The US economy grew by 2.6% in the second quarter boosted by consumer spending, according to official data published on Friday (28 July).

In a scheduled release the Bureau of Economic Analysis (BEA), the US agency that compiles gross domestic product data, said last quarter's growth rate came in at 1.2%, revised down from 1.2%.

The economy grew at 2.1% in the fourth quarter of 2016.

The BEA also said the economy grew 2.9% in 2015, an upward revision from the 2.6% it had estimated earlier; making it the strongest growth since 2005.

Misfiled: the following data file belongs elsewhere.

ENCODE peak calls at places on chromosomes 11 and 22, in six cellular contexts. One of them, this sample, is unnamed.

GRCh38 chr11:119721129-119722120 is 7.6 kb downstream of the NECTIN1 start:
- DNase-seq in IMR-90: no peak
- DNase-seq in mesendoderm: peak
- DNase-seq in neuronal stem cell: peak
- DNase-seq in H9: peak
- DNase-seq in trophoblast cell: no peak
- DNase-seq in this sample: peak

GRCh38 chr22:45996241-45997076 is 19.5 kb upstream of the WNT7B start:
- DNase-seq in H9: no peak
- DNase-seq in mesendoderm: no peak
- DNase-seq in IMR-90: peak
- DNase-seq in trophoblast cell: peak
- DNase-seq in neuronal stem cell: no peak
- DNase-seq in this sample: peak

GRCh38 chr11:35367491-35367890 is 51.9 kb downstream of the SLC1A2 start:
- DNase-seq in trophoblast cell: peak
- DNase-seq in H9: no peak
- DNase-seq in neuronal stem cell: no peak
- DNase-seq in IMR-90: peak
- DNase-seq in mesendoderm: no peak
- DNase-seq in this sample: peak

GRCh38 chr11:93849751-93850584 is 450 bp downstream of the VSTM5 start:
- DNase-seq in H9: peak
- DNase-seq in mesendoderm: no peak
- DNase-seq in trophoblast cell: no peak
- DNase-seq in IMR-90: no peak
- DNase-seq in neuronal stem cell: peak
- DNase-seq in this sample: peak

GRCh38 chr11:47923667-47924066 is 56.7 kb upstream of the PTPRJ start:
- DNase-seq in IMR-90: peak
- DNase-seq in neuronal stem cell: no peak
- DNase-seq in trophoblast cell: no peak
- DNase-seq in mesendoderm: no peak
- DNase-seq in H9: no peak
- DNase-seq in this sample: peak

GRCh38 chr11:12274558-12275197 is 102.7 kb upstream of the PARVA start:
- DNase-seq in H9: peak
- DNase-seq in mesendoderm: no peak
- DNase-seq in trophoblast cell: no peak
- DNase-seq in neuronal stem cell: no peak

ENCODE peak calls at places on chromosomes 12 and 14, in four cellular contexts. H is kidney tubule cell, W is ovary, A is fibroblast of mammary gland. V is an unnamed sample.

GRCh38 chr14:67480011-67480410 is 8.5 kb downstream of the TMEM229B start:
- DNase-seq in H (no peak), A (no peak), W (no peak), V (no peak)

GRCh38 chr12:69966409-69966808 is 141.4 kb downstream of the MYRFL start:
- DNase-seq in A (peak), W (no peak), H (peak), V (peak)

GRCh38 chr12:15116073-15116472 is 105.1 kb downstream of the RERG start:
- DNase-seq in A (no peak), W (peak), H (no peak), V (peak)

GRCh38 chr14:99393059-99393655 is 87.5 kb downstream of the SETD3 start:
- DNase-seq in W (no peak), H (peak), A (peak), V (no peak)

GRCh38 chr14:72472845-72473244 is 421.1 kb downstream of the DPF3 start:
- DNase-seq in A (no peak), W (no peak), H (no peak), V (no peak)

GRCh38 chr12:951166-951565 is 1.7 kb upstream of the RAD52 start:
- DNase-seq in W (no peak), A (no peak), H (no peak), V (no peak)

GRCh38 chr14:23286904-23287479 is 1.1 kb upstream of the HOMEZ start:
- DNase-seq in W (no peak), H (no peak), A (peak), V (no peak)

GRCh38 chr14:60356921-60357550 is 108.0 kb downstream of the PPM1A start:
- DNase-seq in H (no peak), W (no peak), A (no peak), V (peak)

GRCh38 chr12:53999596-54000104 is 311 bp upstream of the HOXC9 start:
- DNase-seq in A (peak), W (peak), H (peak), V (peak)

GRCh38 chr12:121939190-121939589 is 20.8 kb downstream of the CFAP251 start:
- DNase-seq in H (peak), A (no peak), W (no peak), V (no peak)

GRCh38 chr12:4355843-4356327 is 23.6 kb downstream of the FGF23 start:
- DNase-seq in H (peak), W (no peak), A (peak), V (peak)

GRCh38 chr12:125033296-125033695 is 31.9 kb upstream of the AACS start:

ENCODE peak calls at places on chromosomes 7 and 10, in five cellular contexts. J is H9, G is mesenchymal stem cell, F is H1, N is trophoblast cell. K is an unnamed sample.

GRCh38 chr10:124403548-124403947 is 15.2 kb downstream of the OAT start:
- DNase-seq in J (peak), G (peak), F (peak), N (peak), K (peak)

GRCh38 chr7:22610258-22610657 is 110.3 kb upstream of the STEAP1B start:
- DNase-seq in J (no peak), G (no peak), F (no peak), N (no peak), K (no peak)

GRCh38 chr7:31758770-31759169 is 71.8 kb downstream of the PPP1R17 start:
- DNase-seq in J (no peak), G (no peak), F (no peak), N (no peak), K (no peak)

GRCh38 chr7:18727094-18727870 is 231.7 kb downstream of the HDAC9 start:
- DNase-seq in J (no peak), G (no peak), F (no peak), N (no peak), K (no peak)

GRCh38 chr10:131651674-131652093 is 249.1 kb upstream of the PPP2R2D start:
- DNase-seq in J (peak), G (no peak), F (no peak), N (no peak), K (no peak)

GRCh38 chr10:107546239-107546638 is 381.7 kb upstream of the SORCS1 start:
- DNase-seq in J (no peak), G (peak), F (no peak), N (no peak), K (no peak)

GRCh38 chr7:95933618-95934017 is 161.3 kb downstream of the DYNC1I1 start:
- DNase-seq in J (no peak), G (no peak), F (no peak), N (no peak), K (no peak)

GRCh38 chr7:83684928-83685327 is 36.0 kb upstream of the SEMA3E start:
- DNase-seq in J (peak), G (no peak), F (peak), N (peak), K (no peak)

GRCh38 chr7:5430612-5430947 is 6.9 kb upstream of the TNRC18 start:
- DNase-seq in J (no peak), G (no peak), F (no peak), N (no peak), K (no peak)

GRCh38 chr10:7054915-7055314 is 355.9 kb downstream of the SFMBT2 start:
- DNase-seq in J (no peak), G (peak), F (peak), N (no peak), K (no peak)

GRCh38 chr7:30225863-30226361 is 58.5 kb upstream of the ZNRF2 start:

The annual GDP revision, which covered data from 2014 through to the first quarter of 2017, also indicated that the US economy performed worse than previously estimated in 2016.

The economy grew 1.5% last year, revised downwards from the 1.6% the government estimated earlier, making it the slowest growth rate since the 2007-09 recession triggered by the global financial crisis.

According to the BEA, the revisions mostly reflected swings in inventory investment and exports.

Overall, the revisions did not change the US economy's broader picture and confirmed that the current expansion cycle is the slowest on record.